The escape wheel teeth and complete pallet must never be cleaned or lubricated. Some parts have been permanently dry lubricated due to the high speed of the movement. Regular oil would simply fly off the parts due to inertia. These watches needed special lubrication and greasing. However, this allowed owners peace of mind after purchase. These watches were sold with one year warranties and guarantees of accuracy within 1 minute per month or free adjustment within a year of purchase.
The Guarantee also notes that it is possible to synchronize a Chronometer HF if the mainspring is not at full tension by holding the sweep seconds hand still at 12 with the crown and releasing it when ready as a form of hacking seconds. The movement also features a quickset date, which is quite a nice feature. By turning the hands to about 8:40 and advancing to 12:00 repeatedly, quickset adjustments can be made.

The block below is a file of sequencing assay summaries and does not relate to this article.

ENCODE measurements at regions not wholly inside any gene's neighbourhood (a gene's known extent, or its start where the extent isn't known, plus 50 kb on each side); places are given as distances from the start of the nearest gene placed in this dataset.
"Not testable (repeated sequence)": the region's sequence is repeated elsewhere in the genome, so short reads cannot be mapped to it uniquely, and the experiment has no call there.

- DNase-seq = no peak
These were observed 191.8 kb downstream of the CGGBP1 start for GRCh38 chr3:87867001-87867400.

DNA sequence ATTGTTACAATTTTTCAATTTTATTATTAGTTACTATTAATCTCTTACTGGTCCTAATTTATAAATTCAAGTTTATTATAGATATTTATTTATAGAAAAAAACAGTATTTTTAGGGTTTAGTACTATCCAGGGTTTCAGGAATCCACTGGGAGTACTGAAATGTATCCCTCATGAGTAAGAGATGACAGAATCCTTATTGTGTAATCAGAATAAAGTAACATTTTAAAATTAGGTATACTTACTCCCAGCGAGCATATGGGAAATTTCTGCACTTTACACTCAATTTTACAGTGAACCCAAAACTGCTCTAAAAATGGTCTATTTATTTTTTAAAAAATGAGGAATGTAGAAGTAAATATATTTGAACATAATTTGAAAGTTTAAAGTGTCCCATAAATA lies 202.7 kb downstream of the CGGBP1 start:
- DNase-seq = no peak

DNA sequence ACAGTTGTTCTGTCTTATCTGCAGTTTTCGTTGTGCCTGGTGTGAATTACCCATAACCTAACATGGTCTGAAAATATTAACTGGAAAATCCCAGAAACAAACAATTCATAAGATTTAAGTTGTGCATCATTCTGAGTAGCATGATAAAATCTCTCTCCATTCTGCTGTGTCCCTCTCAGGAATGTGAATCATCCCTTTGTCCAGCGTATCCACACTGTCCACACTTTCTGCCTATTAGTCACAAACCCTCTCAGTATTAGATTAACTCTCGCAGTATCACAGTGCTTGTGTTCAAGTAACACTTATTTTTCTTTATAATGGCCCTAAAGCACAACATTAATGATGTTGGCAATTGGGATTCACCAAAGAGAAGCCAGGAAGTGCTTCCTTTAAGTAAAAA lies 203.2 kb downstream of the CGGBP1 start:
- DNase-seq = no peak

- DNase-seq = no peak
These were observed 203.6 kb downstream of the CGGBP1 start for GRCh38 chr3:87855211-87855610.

My watch is in good original condition. Only the strap and buckle has been changed since new. It was on a Speidel Twist-O-Flex bracelet when I purchased it and I replaced it with an 18mm black calfskin strap. I am currently testing the accuracy against an atomic clock application on my Android phone and so far it has only lost a second per day. Not bad at all.
I have been collecting the 32A powered watches for a couple of years now and Girard-Perregaux watches generally for about four years. I began collecting these particular watches as the quest for precision in a mechanical watch was quite interesting to me. After all not many people wear mechanical watches “because they’re accurate”. The fact that these watches were the ultimate in terms of accuracy before the “quartz crisis” ensures their place in horological history. The rarity factor appealed as I’d read various articles and forum posts about these watches which gave me adequate information to spot good examples.